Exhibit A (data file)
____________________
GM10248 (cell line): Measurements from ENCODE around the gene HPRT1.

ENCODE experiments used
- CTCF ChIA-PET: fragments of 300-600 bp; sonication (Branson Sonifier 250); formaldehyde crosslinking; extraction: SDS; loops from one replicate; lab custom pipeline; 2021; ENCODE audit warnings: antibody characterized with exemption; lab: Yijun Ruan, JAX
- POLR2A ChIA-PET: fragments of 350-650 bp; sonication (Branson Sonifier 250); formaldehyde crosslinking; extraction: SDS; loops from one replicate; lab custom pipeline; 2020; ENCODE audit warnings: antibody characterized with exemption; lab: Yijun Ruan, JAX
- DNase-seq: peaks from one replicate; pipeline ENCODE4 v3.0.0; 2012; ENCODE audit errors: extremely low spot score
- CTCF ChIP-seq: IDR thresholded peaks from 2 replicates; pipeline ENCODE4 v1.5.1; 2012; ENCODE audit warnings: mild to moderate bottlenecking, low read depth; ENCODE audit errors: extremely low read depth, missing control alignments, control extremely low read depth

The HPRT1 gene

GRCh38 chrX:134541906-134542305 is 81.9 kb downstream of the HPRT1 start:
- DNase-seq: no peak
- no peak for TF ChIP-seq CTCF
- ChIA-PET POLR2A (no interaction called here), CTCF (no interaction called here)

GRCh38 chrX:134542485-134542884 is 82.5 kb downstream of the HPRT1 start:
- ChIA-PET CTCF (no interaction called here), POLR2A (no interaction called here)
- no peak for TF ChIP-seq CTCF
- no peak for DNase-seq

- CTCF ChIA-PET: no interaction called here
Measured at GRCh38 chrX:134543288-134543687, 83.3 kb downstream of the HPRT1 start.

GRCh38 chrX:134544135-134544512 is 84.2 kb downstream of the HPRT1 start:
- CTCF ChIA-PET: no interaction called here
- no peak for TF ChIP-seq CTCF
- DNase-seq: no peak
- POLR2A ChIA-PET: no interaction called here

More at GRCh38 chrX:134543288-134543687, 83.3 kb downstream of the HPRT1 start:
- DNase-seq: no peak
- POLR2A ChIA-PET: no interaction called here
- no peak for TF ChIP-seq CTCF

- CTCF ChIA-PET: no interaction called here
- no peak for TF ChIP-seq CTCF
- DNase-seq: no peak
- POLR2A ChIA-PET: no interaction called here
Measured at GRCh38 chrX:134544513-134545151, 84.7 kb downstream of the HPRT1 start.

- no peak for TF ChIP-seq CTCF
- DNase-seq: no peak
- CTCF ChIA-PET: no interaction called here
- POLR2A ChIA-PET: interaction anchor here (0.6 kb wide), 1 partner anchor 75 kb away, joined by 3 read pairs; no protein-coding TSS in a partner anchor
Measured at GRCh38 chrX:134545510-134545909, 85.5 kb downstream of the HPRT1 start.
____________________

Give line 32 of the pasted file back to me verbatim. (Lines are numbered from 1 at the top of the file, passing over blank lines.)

- no peak for TF ChIP-seq CTCF